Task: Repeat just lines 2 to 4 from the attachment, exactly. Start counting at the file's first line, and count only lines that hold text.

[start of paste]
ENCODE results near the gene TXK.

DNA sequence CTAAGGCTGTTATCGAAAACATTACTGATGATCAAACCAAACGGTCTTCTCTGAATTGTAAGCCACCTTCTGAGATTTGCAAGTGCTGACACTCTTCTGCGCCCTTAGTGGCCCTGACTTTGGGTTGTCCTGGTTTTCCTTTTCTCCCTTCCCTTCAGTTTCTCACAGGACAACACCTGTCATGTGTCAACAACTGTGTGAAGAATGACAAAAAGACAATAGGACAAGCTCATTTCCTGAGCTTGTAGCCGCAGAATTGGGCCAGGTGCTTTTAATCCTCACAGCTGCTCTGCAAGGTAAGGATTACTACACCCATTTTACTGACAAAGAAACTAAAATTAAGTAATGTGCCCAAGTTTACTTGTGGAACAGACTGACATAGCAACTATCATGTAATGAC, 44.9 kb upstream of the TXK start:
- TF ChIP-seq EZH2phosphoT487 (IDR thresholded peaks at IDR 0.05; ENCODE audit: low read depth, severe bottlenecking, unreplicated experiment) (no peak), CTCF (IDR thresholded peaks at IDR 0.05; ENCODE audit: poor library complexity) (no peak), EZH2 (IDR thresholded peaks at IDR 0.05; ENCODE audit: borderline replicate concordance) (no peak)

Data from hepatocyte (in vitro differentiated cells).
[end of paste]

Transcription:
DNA sequence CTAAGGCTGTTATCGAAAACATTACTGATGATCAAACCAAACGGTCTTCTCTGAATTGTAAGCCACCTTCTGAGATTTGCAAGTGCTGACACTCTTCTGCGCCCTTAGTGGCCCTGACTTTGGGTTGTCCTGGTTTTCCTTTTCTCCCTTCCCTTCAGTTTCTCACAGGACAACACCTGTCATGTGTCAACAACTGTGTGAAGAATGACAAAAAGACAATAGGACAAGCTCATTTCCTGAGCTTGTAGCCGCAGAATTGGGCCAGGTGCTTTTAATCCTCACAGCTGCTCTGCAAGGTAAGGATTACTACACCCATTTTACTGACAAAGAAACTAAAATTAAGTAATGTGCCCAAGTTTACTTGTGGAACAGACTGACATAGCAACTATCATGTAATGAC, 44.9 kb upstream of the TXK start:
- TF ChIP-seq EZH2phosphoT487 (IDR thresholded peaks at IDR 0.05; ENCODE audit: low read depth, severe bottlenecking, unreplicated experiment) (no peak), CTCF (IDR thresholded peaks at IDR 0.05; ENCODE audit: poor library complexity) (no peak), EZH2 (IDR thresholded peaks at IDR 0.05; ENCODE audit: borderline replicate concordance) (no peak)

Data from hepatocyte (in vitro differentiated cells).